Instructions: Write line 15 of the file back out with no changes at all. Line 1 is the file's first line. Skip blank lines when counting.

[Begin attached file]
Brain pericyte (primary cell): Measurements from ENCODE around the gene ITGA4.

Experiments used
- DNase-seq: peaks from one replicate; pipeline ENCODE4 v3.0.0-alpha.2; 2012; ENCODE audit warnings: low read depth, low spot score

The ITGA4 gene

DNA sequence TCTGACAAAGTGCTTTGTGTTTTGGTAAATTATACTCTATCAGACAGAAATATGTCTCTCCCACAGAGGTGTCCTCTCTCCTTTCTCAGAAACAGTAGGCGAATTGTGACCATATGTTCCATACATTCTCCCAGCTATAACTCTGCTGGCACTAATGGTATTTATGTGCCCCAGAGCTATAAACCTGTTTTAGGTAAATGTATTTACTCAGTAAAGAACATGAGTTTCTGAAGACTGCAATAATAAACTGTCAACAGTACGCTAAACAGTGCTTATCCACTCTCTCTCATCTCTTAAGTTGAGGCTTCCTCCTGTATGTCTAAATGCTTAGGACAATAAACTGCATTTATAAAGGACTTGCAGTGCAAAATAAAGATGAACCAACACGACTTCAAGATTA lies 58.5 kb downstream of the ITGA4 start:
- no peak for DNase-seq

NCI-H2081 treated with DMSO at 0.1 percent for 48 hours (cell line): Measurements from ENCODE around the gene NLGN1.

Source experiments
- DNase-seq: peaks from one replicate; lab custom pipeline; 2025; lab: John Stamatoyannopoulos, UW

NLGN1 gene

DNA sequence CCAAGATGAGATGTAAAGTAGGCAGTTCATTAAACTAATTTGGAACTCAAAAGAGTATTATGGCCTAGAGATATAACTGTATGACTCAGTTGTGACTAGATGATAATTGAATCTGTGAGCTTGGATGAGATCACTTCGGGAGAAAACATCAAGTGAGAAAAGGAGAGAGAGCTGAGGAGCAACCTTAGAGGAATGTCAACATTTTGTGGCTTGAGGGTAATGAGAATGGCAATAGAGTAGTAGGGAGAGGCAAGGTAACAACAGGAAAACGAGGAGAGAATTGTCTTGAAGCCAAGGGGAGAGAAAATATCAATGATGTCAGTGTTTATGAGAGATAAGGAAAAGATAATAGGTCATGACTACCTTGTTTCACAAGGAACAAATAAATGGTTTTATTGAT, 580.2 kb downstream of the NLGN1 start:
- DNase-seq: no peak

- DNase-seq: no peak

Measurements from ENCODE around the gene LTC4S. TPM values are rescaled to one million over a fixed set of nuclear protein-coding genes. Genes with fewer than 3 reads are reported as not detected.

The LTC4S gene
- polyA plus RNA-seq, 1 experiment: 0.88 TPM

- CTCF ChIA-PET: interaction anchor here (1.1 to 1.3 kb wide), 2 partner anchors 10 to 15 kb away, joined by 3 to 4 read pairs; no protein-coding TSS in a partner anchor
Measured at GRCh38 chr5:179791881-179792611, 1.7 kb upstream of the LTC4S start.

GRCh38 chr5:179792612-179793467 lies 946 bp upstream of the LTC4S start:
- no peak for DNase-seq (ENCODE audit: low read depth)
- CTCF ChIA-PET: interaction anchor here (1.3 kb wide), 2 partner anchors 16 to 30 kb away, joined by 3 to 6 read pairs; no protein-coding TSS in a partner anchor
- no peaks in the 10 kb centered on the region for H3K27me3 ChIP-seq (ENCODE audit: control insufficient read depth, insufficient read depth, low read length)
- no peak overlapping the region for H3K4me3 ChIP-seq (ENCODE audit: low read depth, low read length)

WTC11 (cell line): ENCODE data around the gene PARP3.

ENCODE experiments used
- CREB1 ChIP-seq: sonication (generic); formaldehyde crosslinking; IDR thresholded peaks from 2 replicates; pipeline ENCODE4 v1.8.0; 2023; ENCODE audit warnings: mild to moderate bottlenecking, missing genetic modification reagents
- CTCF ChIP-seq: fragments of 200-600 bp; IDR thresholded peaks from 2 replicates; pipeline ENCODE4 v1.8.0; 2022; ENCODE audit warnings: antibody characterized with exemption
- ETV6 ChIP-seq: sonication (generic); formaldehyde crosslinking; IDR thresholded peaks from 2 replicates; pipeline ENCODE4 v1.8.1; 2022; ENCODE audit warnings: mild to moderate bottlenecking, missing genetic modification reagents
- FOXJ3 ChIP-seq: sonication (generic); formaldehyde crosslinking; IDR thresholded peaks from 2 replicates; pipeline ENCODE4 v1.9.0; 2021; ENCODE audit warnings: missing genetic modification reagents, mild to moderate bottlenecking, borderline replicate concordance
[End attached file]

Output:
The LTC4S gene